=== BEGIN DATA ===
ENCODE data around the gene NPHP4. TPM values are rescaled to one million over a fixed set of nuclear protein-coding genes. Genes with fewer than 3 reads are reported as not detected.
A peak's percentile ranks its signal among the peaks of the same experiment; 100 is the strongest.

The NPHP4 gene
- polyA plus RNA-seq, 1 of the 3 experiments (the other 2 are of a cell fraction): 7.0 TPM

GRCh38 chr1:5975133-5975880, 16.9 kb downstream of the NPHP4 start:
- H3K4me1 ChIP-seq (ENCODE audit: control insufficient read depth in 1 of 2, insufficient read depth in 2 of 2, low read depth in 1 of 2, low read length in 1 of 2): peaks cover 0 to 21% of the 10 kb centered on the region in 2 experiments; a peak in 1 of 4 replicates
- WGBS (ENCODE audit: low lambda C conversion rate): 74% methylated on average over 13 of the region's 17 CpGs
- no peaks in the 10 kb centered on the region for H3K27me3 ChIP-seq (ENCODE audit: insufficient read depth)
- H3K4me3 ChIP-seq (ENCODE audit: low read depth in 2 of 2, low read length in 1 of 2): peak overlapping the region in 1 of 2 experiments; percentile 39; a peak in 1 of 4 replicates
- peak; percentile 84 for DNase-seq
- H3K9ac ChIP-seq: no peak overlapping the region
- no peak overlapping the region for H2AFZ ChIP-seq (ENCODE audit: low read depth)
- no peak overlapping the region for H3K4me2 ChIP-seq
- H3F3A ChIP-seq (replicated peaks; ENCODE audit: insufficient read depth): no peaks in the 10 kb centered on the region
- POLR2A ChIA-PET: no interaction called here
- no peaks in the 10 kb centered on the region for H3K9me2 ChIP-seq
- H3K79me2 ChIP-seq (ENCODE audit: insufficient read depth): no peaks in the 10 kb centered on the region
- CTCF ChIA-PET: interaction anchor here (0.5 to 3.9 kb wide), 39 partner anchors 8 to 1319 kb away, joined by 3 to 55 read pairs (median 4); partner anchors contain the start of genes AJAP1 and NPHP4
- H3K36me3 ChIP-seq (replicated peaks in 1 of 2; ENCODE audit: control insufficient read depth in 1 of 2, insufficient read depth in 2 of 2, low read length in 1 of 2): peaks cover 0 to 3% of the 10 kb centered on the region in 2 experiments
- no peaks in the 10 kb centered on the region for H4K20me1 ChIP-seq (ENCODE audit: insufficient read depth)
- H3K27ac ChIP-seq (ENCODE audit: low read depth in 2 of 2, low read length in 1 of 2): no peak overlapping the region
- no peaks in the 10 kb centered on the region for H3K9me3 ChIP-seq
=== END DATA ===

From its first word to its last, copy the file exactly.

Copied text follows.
ENCODE data around the gene NPHP4. TPM values are rescaled to one million over a fixed set of nuclear protein-coding genes. Genes with fewer than 3 reads are reported as not detected.
A peak's percentile ranks its signal among the peaks of the same experiment; 100 is the strongest.

The NPHP4 gene
- polyA plus RNA-seq, 1 of the 3 experiments (the other 2 are of a cell fraction): 7.0 TPM

GRCh38 chr1:5975133-5975880, 16.9 kb downstream of the NPHP4 start:
- H3K4me1 ChIP-seq (ENCODE audit: control insufficient read depth in 1 of 2, insufficient read depth in 2 of 2, low read depth in 1 of 2, low read length in 1 of 2): peaks cover 0 to 21% of the 10 kb centered on the region in 2 experiments; a peak in 1 of 4 replicates
- WGBS (ENCODE audit: low lambda C conversion rate): 74% methylated on average over 13 of the region's 17 CpGs
- no peaks in the 10 kb centered on the region for H3K27me3 ChIP-seq (ENCODE audit: insufficient read depth)
- H3K4me3 ChIP-seq (ENCODE audit: low read depth in 2 of 2, low read length in 1 of 2): peak overlapping the region in 1 of 2 experiments; percentile 39; a peak in 1 of 4 replicates
- peak; percentile 84 for DNase-seq
- H3K9ac ChIP-seq: no peak overlapping the region
- no peak overlapping the region for H2AFZ ChIP-seq (ENCODE audit: low read depth)
- no peak overlapping the region for H3K4me2 ChIP-seq
- H3F3A ChIP-seq (replicated peaks; ENCODE audit: insufficient read depth): no peaks in the 10 kb centered on the region
- POLR2A ChIA-PET: no interaction called here
- no peaks in the 10 kb centered on the region for H3K9me2 ChIP-seq
- H3K79me2 ChIP-seq (ENCODE audit: insufficient read depth): no peaks in the 10 kb centered on the region
- CTCF ChIA-PET: interaction anchor here (0.5 to 3.9 kb wide), 39 partner anchors 8 to 1319 kb away, joined by 3 to 55 read pairs (median 4); partner anchors contain the start of genes AJAP1 and NPHP4
- H3K36me3 ChIP-seq (replicated peaks in 1 of 2; ENCODE audit: control insufficient read depth in 1 of 2, insufficient read depth in 2 of 2, low read length in 1 of 2): peaks cover 0 to 3% of the 10 kb centered on the region in 2 experiments
- no peaks in the 10 kb centered on the region for H4K20me1 ChIP-seq (ENCODE audit: insufficient read depth)
- H3K27ac ChIP-seq (ENCODE audit: low read depth in 2 of 2, low read length in 1 of 2): no peak overlapping the region
- no peaks in the 10 kb centered on the region for H3K9me3 ChIP-seq